Even though the average price tag for Super Bowl ads this year is a whopping $3.5 million for a 30-second spot, the ad space has sold out. There are many reasons for this. They all point to reaching a very large and engaged audience at a point in history when the media market is fractured into many pieces because of an ever-increasing number of TV, radio, out-of-home, Internet, and mobile media channels.However, when you cut through all the hype surrounding Super Bowl ads, advertisers should realise that there is a problem. The ads that consumers and pundits say they like the best tend to be the least effective at selling the product.
Apple Mac 1984 Super Bowl Spot
Apple’s famous spot by Chiat Day, directed by Ridley Scott, that ran during the 1984 Super Bowl won numerous awards and has been called the best ad of that year, that decade and even the best Super Bowl ad of all time. There are lots of great things you could say about this commercial, and many people have. One thing you cannot say is that it was effective in selling the Macintosh.
The Mac share of the market was in the mid single digits that year and went down after that, Steve Jobs left Apple and wandered for 12 years, and Apple was a company that nearly went out of business until the iPod started to bring the company out of the cellar in 2001. In fact, many may not remember that, upon his return to Apple, Steve Jobs engineered a $150 million investment from Microsoft in 1997 to help save the company. This horrified many Apple fans, but enabled Apple to survive until the iPod came to the rescue four years later.
Even with all of Apple’s successes since the iPod, the Macintosh was not able to break the 10% market-share threshold until 2010. Rather than receive any traceable assist from “the best Super Bowl ad of all time” 26 years before, most believe that the iPod and iPhone combined with Microsoft’s Vista debacle are largely responsible.
Fast forward to Super Bowl 2011
Last year, the Super Bowl was played on February 6, 2011. Many thought the best Super Bowl commercial was “The Force” by Deutsch for Volkswagen. It featured a young boy dressed in a Darth Vader costume who, after being frustrated that his “powers” did not work around the house, is surprised when he is able to use “The Force” to turn on the family car (not knowing that his father starts the car using a remote key from the kitchen). This spot became so popular that it was featured on news programs and talk shows and has had over 49 million views on YouTube. The kid in the commercial was interviewed on talk shows, and according to Adweek, it was the best TV Commercial of 2011.
To judge this ad by its viral success, it was a smash hit.
Reminiscent of Apple’s 1984 commercial, however, this ad has not proven effective at selling the product advertised. In fact, in the month following the airing of this commercial, the Volkswagen Passat (the product that was featured in the commercial) was the worst selling car in America. Why? Many people who vividly remember the commercial are unable to identify the company or the product being advertised. To double-check the data, I asked my 200 students (most of whom saw the commercial when it aired or on the news replays) to identify the car and the company that makes it. None of them could. Even if they could recognise the car being advertised, what do they learn from this ad? The only benefit shown is that the car can be started by remote control. Well, a lot of competitors can do that. Earth to advertisers, your job is to sell the product – not just win awards and congratulate yourselves for viral success.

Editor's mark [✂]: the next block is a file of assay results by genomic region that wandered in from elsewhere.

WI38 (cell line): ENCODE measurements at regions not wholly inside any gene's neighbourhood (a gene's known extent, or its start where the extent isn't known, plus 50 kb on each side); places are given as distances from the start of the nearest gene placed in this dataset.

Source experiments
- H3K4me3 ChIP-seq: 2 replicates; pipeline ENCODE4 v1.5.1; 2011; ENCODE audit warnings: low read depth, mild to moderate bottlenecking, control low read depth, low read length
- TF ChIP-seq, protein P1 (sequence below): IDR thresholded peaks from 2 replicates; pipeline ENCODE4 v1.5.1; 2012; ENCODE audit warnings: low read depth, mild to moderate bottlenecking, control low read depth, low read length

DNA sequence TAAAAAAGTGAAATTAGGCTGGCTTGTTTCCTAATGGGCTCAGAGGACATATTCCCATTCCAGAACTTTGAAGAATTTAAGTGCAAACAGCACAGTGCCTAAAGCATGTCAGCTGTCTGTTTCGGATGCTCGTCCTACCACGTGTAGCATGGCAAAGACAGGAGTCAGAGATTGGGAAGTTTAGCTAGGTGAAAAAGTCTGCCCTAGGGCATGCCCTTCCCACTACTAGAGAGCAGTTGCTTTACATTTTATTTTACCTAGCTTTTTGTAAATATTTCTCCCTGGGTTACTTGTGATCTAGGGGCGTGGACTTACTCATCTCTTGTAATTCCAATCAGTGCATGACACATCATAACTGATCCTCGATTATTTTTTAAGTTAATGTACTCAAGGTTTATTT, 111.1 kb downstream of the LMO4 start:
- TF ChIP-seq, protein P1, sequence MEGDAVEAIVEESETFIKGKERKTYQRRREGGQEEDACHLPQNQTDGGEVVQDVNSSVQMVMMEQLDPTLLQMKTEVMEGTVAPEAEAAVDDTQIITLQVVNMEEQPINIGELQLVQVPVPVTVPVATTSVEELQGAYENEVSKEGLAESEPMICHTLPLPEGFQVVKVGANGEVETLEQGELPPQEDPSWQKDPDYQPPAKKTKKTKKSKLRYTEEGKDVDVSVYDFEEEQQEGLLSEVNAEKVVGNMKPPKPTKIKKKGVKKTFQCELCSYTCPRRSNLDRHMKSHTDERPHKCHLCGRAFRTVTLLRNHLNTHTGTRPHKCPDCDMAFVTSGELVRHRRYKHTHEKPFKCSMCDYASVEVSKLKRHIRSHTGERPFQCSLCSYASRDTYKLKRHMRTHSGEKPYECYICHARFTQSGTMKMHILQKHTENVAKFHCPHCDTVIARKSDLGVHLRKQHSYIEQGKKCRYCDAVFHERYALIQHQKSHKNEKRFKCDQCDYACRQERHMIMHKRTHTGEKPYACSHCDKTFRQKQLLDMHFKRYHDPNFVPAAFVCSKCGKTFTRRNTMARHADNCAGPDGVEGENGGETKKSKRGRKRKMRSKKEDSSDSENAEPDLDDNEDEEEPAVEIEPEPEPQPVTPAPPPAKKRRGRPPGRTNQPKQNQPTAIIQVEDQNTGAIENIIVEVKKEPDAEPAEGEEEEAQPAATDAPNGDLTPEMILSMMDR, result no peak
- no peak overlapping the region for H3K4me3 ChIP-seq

The main purpose of advertising is to sell, sell, sell
Those that study advertising discover that many of the ads that people love are ineffective at selling the product. In his book Ogilvy on Advertising, David Ogilvy says, “Go through a magazine and pick out the ads that you like best. You will probably pick those with beautiful illustrations or clever copy. You forget to ask if your favourite ads would make you want to buy the product.” He goes on to say…
- “Of 81 TV ad classics picked by the Clio festival, 36 of the agencies had either lost the account or gone out of business.”
- “The Benton and Bowles agency holds that if it doesn’t sell, it isn’t creative.”
- “After being head of J. Walter Thompson (at the time the largest ad agency in the world) for 45 years, Stanley Resor told me ‘Every year we spend hundreds of millions of dollars of our clients’ money. At the end of it, what do we know? Nothing.’ “
Call me old fashioned, but good marketers know that the purpose of advertising is to sell more products, sell the company stock, and maybe even eventually sell the company. Yes, there may be other objectives too, but if the ads don’t sell, there will be little money available to do all the wonderful things that companies need to do. As was the case with Apple in 1997, if the ads don’t sell, companies may have to turn to the “Evil Empire” and sell the family jewels to get cash to survive.
NOW WATCH: Briefing videos
Business Insider Emails & Alerts
Site highlights each day to your inbox.